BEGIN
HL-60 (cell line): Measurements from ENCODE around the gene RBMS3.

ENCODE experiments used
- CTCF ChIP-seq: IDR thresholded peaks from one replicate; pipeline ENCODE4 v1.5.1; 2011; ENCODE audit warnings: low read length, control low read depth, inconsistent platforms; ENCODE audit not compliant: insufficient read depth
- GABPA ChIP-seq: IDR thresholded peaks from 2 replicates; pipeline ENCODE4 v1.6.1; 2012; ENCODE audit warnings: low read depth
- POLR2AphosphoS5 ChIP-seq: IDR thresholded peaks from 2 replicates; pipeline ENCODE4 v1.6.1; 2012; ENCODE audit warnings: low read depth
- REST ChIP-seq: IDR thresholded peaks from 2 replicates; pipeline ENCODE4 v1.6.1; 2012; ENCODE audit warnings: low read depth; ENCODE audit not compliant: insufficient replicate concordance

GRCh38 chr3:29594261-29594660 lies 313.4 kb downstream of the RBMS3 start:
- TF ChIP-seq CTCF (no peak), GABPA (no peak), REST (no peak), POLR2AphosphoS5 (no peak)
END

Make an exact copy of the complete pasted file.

HL-60 (cell line): Measurements from ENCODE around the gene RBMS3.

ENCODE experiments used
- CTCF ChIP-seq: IDR thresholded peaks from one replicate; pipeline ENCODE4 v1.5.1; 2011; ENCODE audit warnings: low read length, control low read depth, inconsistent platforms; ENCODE audit not compliant: insufficient read depth
- GABPA ChIP-seq: IDR thresholded peaks from 2 replicates; pipeline ENCODE4 v1.6.1; 2012; ENCODE audit warnings: low read depth
- POLR2AphosphoS5 ChIP-seq: IDR thresholded peaks from 2 replicates; pipeline ENCODE4 v1.6.1; 2012; ENCODE audit warnings: low read depth
- REST ChIP-seq: IDR thresholded peaks from 2 replicates; pipeline ENCODE4 v1.6.1; 2012; ENCODE audit warnings: low read depth; ENCODE audit not compliant: insufficient replicate concordance

GRCh38 chr3:29594261-29594660 lies 313.4 kb downstream of the RBMS3 start:
- TF ChIP-seq CTCF (no peak), GABPA (no peak), REST (no peak), POLR2AphosphoS5 (no peak)